JK: So very simplistically we have two target segments, vertical such as; thrillist.com for young men, dailycandy.com for young women,  active.com for endurance athletes, and then local media, which tends to be more horizontal,   the new york times for new york, boston.com for the boston area. The vertical ones are leveraging vertical authority, such as dailycandy is an expert on what young women want, that brings to bring great content and comments. Different than boston.com doesn’t have a specific audience. They have everyone, young and old, uptown and downtown. so they have to use their local authority to find the best merchandise and present it to the best audience.

BP: Do we see a higher conversion rate with vertical specific content versus the general content. We talked a bit about how Boston was able to generate something relevant to Boston being Boston based locations. I imagine some of the verticals when they’re talking about how to sell products outside of geographical limitations

JK: So local is normally services, nationally is normally product.  A local can offer local services, and even local product. National, we see more products since national cannot usually offer local service.

BP: Mike Wallace was a big speaker over at Boston.com, you guys had him join you, what does it mean to bring this type of person into your fold?

JK: Our company is about 100 people right now. In order to pull off what we are focused on we have to have really high-quality people with different disciplines, technology, merchandising strategy, sales, finance, hr, account management, and Mike Wallace was actually a customer of ours at Boston.com.  Mike is a born leader, he has executed on the vision extremely well at Boston.com, and we got on extremely well. He loved the vision we had. After about a year and a half of working with Mike, we had conversations with him on having him help us with our business. We wanted him to use his knowledge on how to actually build a program for boston.com in a group commerce setting.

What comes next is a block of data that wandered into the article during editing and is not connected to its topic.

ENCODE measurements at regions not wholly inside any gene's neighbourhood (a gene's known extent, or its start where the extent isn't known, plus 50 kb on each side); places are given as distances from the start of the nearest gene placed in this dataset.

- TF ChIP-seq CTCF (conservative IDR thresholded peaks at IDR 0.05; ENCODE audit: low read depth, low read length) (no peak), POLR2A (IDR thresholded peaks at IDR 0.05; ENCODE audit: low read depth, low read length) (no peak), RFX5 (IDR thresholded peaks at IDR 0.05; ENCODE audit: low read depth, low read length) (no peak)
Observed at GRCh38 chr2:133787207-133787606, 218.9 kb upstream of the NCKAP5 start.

BP: So his official title is..?

JK: Vice President of Publisher Sales which means finding new publishers who would like to participate in this. Finding new publisher partners is his main focus right now.

BP: So one of the things we are talking about when looking at ecommerce is that we have a lot of conversation about daily deals, selling locally, lot of conversation of the push vs pull. Push being here is an opportunity or offer, I may take advantage of it later. Vs the I am standing in the middle of boston right now. Push vs pull mentality, selling in advance, vs I’m standing here I am looking for something to do, where is the best deal or value for me? So have you guys seen the platform showing that push vs pull.

JK: We have been very focused on push. Our customers, Boston.com, New York times, they have very powerful media, they have a voice in many touch points, social media, email list, web page, printed editions, so they are leveraging that and the fact that they have ecommerce now and are offering great stuff. With respect to the on demand, I am in the middle of boston and looking for a great deal right now, that type of pull is not the type of commerce we are currently offering, because we have been more focused on the push.

Groupon and LivingSocial are two of the things that you are referring to with respect to standing in the middle of Boston and having thirty things available around you, is just not reality yet. That is something that we have not been focused on, specifically because we have been more focused on the push. I like to consider the word pull being that when the customer is aware that dailycandy now has stuff on their website to buy, they go there of their own volition, it’s pulling them there. Rather than them having to be interrupted with an email. And that is the holy grail really, for what we are trying to do. We are using a public outlet to push awareness of what are the deals in front of them, which creates buying behavior.

It takes time for our customers to educate their audiences, some of them have only been going now for a little over a year.

BP: There is this huge market now for content relating to the practice of marketing, social media, etc, how do you see you guys fitting in for the smaller publishers? How do you start to monetize platforms such as multi-blogger sites like this?

JK: We have an initiative in our engineering efforts to build a ladder of service solutions, which will enable smaller publishers, bloggers, small websites, etc to turn ecommerce on.